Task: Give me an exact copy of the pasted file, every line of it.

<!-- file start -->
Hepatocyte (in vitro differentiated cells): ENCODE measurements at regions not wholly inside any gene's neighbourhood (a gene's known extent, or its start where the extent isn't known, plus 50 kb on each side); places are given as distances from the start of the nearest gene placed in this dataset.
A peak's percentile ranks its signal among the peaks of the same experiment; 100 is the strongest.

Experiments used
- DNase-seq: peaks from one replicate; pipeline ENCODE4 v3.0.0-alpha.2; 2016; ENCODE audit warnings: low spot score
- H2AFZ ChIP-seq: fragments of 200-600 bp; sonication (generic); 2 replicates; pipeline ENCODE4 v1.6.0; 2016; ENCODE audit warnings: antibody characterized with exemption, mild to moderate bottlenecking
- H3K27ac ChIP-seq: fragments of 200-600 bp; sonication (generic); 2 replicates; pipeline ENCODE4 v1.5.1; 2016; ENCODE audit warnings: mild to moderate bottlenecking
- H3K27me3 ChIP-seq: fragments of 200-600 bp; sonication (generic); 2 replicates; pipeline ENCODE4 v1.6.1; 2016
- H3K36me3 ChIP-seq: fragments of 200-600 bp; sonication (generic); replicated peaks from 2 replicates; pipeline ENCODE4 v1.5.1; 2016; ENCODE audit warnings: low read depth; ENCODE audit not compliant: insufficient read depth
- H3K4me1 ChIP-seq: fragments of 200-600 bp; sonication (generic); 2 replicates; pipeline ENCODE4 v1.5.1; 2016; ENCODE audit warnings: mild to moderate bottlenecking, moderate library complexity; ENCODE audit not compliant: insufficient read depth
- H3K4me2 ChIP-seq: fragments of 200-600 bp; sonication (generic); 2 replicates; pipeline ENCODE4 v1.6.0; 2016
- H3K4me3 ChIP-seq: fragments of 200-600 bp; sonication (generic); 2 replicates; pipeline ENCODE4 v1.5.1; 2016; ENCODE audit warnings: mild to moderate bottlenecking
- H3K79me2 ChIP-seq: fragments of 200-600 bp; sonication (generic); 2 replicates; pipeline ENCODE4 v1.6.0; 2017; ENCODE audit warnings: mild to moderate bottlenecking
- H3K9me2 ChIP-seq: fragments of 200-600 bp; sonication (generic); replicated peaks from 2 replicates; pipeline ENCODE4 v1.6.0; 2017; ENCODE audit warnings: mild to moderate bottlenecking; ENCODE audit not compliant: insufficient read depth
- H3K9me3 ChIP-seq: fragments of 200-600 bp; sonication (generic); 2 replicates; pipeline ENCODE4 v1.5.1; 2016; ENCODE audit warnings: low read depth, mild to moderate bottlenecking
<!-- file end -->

Hepatocyte (in vitro differentiated cells): ENCODE measurements at regions not wholly inside any gene's neighbourhood (a gene's known extent, or its start where the extent isn't known, plus 50 kb on each side); places are given as distances from the start of the nearest gene placed in this dataset.
A peak's percentile ranks its signal among the peaks of the same experiment; 100 is the strongest.

Experiments used
- DNase-seq: peaks from one replicate; pipeline ENCODE4 v3.0.0-alpha.2; 2016; ENCODE audit warnings: low spot score
- H2AFZ ChIP-seq: fragments of 200-600 bp; sonication (generic); 2 replicates; pipeline ENCODE4 v1.6.0; 2016; ENCODE audit warnings: antibody characterized with exemption, mild to moderate bottlenecking
- H3K27ac ChIP-seq: fragments of 200-600 bp; sonication (generic); 2 replicates; pipeline ENCODE4 v1.5.1; 2016; ENCODE audit warnings: mild to moderate bottlenecking
- H3K27me3 ChIP-seq: fragments of 200-600 bp; sonication (generic); 2 replicates; pipeline ENCODE4 v1.6.1; 2016
- H3K36me3 ChIP-seq: fragments of 200-600 bp; sonication (generic); replicated peaks from 2 replicates; pipeline ENCODE4 v1.5.1; 2016; ENCODE audit warnings: low read depth; ENCODE audit not compliant: insufficient read depth
- H3K4me1 ChIP-seq: fragments of 200-600 bp; sonication (generic); 2 replicates; pipeline ENCODE4 v1.5.1; 2016; ENCODE audit warnings: mild to moderate bottlenecking, moderate library complexity; ENCODE audit not compliant: insufficient read depth
- H3K4me2 ChIP-seq: fragments of 200-600 bp; sonication (generic); 2 replicates; pipeline ENCODE4 v1.6.0; 2016
- H3K4me3 ChIP-seq: fragments of 200-600 bp; sonication (generic); 2 replicates; pipeline ENCODE4 v1.5.1; 2016; ENCODE audit warnings: mild to moderate bottlenecking
- H3K79me2 ChIP-seq: fragments of 200-600 bp; sonication (generic); 2 replicates; pipeline ENCODE4 v1.6.0; 2017; ENCODE audit warnings: mild to moderate bottlenecking
- H3K9me2 ChIP-seq: fragments of 200-600 bp; sonication (generic); replicated peaks from 2 replicates; pipeline ENCODE4 v1.6.0; 2017; ENCODE audit warnings: mild to moderate bottlenecking; ENCODE audit not compliant: insufficient read depth
- H3K9me3 ChIP-seq: fragments of 200-600 bp; sonication (generic); 2 replicates; pipeline ENCODE4 v1.5.1; 2016; ENCODE audit warnings: low read depth, mild to moderate bottlenecking